Range: southwestern Australia, near Perth
Byblis gigantea is one of only 2 species of rainbow plant that lives as a perennial rather than annual plant, surviving in the winter-wet regions of southwestern Australia where it is found in sandy soils in peat swamps and wet depressions, often those that dry out almost entirely in summer. It grows to a height of approximately 30-45 cm, with a thick, occasionally branching stem supporting numerous filiform leaves up to 20 cm in length. Coloration is typically bright green, though may tinge reddish or purple under strong light. Flowers are borne singularly on stalks arising from between the leaves, often many produced at once; blooms may be nearly 4 cm across, with broad ovate to obovate petals that may have smooth or slightly serrated edges. Coloration ranges typically from light to deep violet, often darker in the center around the “banana cluster” of stamens, and rare white flowered forms are also known. Going dormant during the dry summer seasons, this species dies back to a woody rhizome before regrowing come winter rains.
Cultivation: grow in a large pot with a 3:2 sand/peat soil, kept moist to moderately wet (wild plants are sometimes inundated but cultivated may prefer it drier) and moderately humid during the growing season with temperatures of 50-75°F. During summer as the plant dies back allow the soil to dry to barely damp and keep temperatures warmer; if plants do not die back retain higher moisture in the soil. Sow seeds on soil surface after subjecting to smoke or GA3 treatment (500-1000 ppm for 4-6 days), or provide a long heat stratification period, and grow in full sun. Feed heavily; osmocote pellets in the soil at the base of each plant may be beneficial.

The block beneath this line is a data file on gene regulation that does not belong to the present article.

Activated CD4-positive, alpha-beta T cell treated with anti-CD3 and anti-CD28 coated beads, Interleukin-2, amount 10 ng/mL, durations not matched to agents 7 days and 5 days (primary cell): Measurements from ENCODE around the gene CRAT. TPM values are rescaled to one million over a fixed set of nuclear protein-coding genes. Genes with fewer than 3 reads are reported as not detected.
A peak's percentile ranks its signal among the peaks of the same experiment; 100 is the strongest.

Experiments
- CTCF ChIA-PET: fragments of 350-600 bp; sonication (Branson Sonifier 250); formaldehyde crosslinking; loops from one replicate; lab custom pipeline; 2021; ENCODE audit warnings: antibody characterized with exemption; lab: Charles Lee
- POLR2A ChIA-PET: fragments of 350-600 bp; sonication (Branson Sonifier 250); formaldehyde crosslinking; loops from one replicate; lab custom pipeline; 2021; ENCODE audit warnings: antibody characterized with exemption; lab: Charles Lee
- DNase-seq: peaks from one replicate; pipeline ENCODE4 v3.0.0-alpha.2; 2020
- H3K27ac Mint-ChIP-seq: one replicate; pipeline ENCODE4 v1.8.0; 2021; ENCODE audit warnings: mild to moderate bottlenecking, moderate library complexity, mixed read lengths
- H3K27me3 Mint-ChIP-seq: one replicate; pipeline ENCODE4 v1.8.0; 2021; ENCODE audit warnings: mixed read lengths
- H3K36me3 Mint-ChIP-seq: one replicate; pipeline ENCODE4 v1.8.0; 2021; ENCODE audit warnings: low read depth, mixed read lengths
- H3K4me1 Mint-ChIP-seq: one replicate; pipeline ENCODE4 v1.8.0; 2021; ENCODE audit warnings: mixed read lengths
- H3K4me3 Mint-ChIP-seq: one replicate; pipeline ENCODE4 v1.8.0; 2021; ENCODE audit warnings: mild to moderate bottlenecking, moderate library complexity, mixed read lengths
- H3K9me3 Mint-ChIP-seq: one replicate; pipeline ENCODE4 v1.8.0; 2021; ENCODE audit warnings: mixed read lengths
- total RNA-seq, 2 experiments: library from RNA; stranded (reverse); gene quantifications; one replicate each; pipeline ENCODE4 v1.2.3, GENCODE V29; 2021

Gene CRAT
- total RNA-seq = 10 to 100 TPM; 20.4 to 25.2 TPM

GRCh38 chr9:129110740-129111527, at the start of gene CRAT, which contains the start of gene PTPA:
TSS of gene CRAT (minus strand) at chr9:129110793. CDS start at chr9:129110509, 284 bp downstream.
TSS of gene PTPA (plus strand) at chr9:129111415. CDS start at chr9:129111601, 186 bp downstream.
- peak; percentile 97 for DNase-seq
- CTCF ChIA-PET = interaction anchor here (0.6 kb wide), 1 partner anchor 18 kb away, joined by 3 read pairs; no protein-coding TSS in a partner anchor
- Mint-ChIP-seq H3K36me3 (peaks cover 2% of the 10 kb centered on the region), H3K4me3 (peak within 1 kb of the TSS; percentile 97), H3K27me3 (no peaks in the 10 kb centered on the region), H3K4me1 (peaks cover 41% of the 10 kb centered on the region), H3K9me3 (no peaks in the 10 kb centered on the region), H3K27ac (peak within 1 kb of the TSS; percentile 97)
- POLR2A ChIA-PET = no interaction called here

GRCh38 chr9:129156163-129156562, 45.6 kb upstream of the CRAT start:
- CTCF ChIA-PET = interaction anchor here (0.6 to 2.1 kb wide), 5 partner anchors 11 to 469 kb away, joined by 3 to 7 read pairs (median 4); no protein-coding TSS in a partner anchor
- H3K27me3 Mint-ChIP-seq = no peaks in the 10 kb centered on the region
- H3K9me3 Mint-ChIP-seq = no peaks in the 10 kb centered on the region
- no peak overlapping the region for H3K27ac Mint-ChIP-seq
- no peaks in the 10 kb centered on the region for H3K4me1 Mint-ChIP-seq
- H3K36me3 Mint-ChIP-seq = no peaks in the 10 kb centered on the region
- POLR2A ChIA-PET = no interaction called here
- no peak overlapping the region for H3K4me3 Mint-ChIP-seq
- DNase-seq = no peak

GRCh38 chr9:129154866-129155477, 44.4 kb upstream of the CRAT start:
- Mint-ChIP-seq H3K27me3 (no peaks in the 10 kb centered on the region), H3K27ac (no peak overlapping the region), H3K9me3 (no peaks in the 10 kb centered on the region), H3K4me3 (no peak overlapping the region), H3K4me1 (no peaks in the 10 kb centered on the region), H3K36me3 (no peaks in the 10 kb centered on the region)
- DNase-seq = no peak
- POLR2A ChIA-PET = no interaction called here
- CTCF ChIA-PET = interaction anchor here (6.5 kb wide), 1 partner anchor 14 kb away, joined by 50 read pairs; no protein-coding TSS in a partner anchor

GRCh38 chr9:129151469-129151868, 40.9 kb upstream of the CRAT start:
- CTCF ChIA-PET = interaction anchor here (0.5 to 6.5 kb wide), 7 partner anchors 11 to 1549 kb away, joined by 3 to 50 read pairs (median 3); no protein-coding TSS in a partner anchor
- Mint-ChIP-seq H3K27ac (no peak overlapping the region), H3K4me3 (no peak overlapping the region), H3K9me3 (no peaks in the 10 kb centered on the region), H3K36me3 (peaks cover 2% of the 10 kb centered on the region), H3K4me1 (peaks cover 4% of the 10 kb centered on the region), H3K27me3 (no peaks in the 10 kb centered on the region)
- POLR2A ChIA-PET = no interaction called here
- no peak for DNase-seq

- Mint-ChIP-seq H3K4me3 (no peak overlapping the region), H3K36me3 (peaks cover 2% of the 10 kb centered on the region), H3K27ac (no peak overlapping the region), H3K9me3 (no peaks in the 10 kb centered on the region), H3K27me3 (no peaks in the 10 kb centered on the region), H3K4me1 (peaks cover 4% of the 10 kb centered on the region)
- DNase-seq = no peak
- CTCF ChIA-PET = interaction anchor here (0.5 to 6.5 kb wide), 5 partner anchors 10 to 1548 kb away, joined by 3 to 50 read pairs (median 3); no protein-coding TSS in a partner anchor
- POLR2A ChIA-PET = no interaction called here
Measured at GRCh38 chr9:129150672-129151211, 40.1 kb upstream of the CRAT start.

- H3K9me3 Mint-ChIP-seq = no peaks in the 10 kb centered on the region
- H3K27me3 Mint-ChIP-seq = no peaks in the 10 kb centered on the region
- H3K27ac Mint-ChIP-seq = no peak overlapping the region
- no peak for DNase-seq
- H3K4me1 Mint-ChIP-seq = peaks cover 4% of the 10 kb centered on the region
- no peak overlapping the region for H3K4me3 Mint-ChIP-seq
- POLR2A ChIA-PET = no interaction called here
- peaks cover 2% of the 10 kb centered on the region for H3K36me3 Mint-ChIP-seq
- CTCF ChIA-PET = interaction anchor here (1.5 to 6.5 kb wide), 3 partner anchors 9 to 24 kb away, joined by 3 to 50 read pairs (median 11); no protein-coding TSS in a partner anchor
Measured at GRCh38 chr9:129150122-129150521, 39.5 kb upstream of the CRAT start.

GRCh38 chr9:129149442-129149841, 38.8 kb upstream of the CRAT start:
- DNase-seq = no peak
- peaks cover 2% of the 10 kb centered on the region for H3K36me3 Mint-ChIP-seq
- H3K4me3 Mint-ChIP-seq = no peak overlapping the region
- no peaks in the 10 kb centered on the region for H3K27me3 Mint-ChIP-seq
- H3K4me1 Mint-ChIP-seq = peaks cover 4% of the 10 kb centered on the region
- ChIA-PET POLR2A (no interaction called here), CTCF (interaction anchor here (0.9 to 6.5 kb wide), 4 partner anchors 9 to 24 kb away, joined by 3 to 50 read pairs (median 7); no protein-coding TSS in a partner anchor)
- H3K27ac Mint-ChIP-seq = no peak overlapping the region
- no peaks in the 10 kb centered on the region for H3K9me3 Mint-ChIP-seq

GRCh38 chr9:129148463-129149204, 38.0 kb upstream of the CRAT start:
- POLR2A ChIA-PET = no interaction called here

Lifespan and reproduction: perennial. Reproduces by seed with cross-pollination, or cuttings through root stock.
The flowers on this species are large, much like its other perennial relative.